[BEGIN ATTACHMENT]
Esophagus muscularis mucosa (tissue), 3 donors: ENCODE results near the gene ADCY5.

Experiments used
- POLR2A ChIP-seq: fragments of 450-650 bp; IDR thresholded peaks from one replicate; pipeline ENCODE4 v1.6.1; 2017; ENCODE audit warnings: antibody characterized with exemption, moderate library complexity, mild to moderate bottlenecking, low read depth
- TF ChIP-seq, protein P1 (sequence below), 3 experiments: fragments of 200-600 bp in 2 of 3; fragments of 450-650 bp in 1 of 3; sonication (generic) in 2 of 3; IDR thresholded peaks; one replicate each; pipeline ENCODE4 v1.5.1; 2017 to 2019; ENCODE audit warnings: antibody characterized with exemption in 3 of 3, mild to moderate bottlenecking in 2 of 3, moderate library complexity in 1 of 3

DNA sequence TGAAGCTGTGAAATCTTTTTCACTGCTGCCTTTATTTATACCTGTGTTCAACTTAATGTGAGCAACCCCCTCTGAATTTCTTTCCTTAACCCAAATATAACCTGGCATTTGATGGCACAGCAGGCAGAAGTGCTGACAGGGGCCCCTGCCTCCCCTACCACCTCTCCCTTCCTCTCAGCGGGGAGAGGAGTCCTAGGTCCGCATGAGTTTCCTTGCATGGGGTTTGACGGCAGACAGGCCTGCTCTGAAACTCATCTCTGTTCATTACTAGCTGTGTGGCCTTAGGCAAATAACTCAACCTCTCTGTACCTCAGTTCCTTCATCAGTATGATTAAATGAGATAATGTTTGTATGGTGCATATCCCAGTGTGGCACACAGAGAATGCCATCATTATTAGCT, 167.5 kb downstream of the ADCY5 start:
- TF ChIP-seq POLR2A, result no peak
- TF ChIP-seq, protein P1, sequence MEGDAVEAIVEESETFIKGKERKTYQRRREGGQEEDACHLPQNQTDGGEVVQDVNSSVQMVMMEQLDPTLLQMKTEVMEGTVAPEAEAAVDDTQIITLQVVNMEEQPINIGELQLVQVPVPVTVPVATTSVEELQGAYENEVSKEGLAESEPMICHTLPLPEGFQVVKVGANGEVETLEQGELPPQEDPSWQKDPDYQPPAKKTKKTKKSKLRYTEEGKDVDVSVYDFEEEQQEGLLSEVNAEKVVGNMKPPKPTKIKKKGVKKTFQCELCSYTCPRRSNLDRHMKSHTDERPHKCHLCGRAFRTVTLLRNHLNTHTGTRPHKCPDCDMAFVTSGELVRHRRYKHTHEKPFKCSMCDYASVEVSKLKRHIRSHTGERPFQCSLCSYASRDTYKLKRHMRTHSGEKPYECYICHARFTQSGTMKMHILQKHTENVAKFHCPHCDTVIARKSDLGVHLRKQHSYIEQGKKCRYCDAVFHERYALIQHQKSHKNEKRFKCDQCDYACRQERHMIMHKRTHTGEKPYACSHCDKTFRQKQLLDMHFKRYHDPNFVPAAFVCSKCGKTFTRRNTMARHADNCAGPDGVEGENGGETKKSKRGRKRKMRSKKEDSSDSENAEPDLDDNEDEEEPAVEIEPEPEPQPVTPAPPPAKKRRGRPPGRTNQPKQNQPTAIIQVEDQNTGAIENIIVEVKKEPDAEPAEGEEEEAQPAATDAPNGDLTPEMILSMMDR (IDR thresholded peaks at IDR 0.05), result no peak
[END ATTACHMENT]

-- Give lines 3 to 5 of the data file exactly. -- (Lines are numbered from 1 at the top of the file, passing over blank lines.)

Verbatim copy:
- POLR2A ChIP-seq: fragments of 450-650 bp; IDR thresholded peaks from one replicate; pipeline ENCODE4 v1.6.1; 2017; ENCODE audit warnings: antibody characterized with exemption, moderate library complexity, mild to moderate bottlenecking, low read depth
- TF ChIP-seq, protein P1 (sequence below), 3 experiments: fragments of 200-600 bp in 2 of 3; fragments of 450-650 bp in 1 of 3; sonication (generic) in 2 of 3; IDR thresholded peaks; one replicate each; pipeline ENCODE4 v1.5.1; 2017 to 2019; ENCODE audit warnings: antibody characterized with exemption in 3 of 3, mild to moderate bottlenecking in 2 of 3, moderate library complexity in 1 of 3

DNA sequence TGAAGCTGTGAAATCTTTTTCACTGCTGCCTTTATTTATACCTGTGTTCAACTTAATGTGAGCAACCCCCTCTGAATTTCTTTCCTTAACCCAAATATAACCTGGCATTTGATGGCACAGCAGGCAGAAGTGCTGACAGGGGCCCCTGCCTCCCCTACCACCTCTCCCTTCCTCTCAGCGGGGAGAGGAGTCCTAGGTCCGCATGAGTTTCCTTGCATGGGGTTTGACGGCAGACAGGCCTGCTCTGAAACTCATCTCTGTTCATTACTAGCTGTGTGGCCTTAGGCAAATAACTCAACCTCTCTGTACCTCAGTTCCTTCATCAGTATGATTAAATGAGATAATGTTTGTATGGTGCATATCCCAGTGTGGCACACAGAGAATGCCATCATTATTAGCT, 167.5 kb downstream of the ADCY5 start: